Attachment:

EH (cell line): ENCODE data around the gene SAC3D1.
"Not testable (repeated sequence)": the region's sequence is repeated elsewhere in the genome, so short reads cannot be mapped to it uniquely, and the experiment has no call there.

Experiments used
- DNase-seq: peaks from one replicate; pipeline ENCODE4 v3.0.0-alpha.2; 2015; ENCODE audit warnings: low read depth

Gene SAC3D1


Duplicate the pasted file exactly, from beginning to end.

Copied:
EH (cell line): ENCODE data around the gene SAC3D1.
"Not testable (repeated sequence)": the region's sequence is repeated elsewhere in the genome, so short reads cannot be mapped to it uniquely, and the experiment has no call there.

Experiments used
- DNase-seq: peaks from one replicate; pipeline ENCODE4 v3.0.0-alpha.2; 2015; ENCODE audit warnings: low read depth

Gene SAC3D1